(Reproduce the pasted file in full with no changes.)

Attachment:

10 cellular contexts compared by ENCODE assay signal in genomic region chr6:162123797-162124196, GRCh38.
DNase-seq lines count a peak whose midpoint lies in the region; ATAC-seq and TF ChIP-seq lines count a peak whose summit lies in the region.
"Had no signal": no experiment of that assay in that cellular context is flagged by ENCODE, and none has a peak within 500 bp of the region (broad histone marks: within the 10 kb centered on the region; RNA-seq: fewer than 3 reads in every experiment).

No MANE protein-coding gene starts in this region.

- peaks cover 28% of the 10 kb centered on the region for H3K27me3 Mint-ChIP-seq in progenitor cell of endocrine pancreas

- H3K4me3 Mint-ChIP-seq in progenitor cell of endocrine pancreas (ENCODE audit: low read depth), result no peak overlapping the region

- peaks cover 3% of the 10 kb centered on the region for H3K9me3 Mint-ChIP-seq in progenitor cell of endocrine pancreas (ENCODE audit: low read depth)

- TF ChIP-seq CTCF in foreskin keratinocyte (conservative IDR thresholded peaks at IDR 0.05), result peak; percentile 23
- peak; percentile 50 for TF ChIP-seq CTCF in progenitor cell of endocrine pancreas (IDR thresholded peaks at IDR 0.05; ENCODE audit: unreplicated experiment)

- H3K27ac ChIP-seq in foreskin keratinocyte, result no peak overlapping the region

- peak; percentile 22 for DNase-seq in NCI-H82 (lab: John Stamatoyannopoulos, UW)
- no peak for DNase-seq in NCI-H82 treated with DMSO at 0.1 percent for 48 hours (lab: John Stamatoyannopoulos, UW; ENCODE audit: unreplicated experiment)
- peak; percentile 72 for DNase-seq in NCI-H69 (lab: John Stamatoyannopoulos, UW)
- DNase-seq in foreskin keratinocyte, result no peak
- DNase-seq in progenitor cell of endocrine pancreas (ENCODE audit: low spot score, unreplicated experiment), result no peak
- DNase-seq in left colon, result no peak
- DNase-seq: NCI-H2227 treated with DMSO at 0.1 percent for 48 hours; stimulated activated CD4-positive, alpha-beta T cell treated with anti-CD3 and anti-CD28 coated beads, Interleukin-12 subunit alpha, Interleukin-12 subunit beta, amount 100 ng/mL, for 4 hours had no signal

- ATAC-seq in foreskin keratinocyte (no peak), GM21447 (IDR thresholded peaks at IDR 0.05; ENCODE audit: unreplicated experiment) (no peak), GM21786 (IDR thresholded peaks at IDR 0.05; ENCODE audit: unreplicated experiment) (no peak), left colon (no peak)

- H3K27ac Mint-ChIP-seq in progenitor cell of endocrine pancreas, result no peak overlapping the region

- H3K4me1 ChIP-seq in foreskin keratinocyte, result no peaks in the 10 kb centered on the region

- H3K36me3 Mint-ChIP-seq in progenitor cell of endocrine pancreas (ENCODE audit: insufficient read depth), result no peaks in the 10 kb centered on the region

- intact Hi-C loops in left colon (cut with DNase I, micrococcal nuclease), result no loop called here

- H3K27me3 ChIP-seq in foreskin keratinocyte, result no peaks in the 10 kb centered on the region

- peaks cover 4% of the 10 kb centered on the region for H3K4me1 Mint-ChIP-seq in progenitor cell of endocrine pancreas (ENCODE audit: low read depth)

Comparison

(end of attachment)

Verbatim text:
10 cellular contexts compared by ENCODE assay signal in genomic region chr6:162123797-162124196, GRCh38.
DNase-seq lines count a peak whose midpoint lies in the region; ATAC-seq and TF ChIP-seq lines count a peak whose summit lies in the region.
"Had no signal": no experiment of that assay in that cellular context is flagged by ENCODE, and none has a peak within 500 bp of the region (broad histone marks: within the 10 kb centered on the region; RNA-seq: fewer than 3 reads in every experiment).

No MANE protein-coding gene starts in this region.

- peaks cover 28% of the 10 kb centered on the region for H3K27me3 Mint-ChIP-seq in progenitor cell of endocrine pancreas

- H3K4me3 Mint-ChIP-seq in progenitor cell of endocrine pancreas (ENCODE audit: low read depth), result no peak overlapping the region

- peaks cover 3% of the 10 kb centered on the region for H3K9me3 Mint-ChIP-seq in progenitor cell of endocrine pancreas (ENCODE audit: low read depth)

- TF ChIP-seq CTCF in foreskin keratinocyte (conservative IDR thresholded peaks at IDR 0.05), result peak; percentile 23
- peak; percentile 50 for TF ChIP-seq CTCF in progenitor cell of endocrine pancreas (IDR thresholded peaks at IDR 0.05; ENCODE audit: unreplicated experiment)

- H3K27ac ChIP-seq in foreskin keratinocyte, result no peak overlapping the region

- peak; percentile 22 for DNase-seq in NCI-H82 (lab: John Stamatoyannopoulos, UW)
- no peak for DNase-seq in NCI-H82 treated with DMSO at 0.1 percent for 48 hours (lab: John Stamatoyannopoulos, UW; ENCODE audit: unreplicated experiment)
- peak; percentile 72 for DNase-seq in NCI-H69 (lab: John Stamatoyannopoulos, UW)
- DNase-seq in foreskin keratinocyte, result no peak
- DNase-seq in progenitor cell of endocrine pancreas (ENCODE audit: low spot score, unreplicated experiment), result no peak
- DNase-seq in left colon, result no peak
- DNase-seq: NCI-H2227 treated with DMSO at 0.1 percent for 48 hours; stimulated activated CD4-positive, alpha-beta T cell treated with anti-CD3 and anti-CD28 coated beads, Interleukin-12 subunit alpha, Interleukin-12 subunit beta, amount 100 ng/mL, for 4 hours had no signal

- ATAC-seq in foreskin keratinocyte (no peak), GM21447 (IDR thresholded peaks at IDR 0.05; ENCODE audit: unreplicated experiment) (no peak), GM21786 (IDR thresholded peaks at IDR 0.05; ENCODE audit: unreplicated experiment) (no peak), left colon (no peak)

- H3K27ac Mint-ChIP-seq in progenitor cell of endocrine pancreas, result no peak overlapping the region

- H3K4me1 ChIP-seq in foreskin keratinocyte, result no peaks in the 10 kb centered on the region

- H3K36me3 Mint-ChIP-seq in progenitor cell of endocrine pancreas (ENCODE audit: insufficient read depth), result no peaks in the 10 kb centered on the region

- intact Hi-C loops in left colon (cut with DNase I, micrococcal nuclease), result no loop called here

- H3K27me3 ChIP-seq in foreskin keratinocyte, result no peaks in the 10 kb centered on the region

- peaks cover 4% of the 10 kb centered on the region for H3K4me1 Mint-ChIP-seq in progenitor cell of endocrine pancreas (ENCODE audit: low read depth)

Comparison